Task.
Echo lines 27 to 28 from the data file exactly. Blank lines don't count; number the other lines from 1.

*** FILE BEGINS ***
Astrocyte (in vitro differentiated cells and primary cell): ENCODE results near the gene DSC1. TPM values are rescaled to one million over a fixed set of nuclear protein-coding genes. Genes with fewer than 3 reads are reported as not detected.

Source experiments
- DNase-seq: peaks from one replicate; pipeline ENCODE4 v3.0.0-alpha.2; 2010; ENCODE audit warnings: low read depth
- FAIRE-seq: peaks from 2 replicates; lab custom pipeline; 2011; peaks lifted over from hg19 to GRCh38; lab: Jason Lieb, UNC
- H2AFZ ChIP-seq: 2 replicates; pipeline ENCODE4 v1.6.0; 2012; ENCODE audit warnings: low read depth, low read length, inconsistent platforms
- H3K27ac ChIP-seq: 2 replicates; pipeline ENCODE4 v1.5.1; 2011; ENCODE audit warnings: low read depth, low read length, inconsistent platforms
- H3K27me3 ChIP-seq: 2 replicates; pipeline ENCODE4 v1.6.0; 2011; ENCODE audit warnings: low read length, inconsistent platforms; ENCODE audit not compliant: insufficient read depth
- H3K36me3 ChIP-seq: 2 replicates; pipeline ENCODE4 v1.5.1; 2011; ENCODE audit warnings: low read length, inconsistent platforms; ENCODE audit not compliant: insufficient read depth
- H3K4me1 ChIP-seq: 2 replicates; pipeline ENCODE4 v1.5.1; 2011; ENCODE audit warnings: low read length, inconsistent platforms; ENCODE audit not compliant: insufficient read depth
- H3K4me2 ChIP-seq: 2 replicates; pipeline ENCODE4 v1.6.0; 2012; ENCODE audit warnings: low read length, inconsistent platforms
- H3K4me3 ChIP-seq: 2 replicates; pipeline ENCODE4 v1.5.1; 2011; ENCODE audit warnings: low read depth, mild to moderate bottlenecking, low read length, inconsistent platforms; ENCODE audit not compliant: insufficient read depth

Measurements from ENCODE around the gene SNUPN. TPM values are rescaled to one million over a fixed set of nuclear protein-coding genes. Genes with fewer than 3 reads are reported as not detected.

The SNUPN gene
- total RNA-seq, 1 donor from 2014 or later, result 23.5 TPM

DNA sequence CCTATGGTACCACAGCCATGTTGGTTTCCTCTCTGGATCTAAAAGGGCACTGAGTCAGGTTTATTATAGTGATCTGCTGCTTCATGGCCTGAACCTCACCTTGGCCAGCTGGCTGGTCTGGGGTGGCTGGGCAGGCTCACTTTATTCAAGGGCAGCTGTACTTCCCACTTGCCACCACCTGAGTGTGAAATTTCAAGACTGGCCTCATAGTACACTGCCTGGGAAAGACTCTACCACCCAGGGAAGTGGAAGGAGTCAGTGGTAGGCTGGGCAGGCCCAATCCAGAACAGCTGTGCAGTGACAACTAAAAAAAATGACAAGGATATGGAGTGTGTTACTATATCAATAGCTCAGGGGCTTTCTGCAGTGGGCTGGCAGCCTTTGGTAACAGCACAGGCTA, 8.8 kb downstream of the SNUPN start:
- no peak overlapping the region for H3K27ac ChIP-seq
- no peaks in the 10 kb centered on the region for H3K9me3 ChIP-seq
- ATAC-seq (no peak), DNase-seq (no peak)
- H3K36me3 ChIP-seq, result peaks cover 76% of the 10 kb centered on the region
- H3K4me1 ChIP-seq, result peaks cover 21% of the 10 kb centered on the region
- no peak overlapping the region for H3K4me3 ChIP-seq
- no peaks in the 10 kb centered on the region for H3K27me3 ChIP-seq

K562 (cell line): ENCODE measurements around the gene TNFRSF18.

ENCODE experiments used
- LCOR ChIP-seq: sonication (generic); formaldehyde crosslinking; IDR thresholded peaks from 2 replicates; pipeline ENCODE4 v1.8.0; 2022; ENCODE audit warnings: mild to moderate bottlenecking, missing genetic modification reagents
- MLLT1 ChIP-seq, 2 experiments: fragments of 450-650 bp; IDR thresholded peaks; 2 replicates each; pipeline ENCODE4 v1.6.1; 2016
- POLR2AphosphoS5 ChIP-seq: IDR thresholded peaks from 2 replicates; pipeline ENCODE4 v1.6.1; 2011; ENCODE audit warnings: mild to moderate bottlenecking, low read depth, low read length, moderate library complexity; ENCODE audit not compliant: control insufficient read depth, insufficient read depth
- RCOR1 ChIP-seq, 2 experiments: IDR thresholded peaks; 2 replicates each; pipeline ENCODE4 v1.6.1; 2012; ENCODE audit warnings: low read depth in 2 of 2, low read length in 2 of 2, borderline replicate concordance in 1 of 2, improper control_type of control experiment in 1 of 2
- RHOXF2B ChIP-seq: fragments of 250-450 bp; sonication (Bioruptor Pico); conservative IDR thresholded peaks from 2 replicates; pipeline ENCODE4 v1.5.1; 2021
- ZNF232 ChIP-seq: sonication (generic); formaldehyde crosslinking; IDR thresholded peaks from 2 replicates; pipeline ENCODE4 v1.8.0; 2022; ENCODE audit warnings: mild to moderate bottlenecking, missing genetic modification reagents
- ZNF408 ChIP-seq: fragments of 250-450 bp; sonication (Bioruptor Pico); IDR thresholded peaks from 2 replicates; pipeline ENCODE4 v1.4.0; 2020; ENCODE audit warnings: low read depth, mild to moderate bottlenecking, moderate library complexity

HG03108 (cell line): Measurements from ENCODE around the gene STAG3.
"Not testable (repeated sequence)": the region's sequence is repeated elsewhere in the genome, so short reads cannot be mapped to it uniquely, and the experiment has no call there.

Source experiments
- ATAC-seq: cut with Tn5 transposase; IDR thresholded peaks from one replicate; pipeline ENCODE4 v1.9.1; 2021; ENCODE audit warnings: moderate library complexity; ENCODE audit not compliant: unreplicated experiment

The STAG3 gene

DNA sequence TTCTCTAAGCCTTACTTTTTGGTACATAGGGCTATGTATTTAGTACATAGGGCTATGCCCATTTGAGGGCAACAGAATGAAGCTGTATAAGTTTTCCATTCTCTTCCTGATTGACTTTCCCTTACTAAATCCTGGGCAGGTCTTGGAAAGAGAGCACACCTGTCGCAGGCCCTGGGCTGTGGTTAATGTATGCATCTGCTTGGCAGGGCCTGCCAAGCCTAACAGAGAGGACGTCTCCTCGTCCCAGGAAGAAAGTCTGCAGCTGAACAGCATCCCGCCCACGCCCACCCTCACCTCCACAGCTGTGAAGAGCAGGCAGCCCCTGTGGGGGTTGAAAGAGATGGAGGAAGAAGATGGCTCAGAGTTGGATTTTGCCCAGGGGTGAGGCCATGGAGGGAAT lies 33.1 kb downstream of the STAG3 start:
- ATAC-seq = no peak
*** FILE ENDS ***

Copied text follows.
- POLR2AphosphoS5 ChIP-seq: IDR thresholded peaks from 2 replicates; pipeline ENCODE4 v1.6.1; 2011; ENCODE audit warnings: mild to moderate bottlenecking, low read depth, low read length, moderate library complexity; ENCODE audit not compliant: control insufficient read depth, insufficient read depth
- RCOR1 ChIP-seq, 2 experiments: IDR thresholded peaks; 2 replicates each; pipeline ENCODE4 v1.6.1; 2012; ENCODE audit warnings: low read depth in 2 of 2, low read length in 2 of 2, borderline replicate concordance in 1 of 2, improper control_type of control experiment in 1 of 2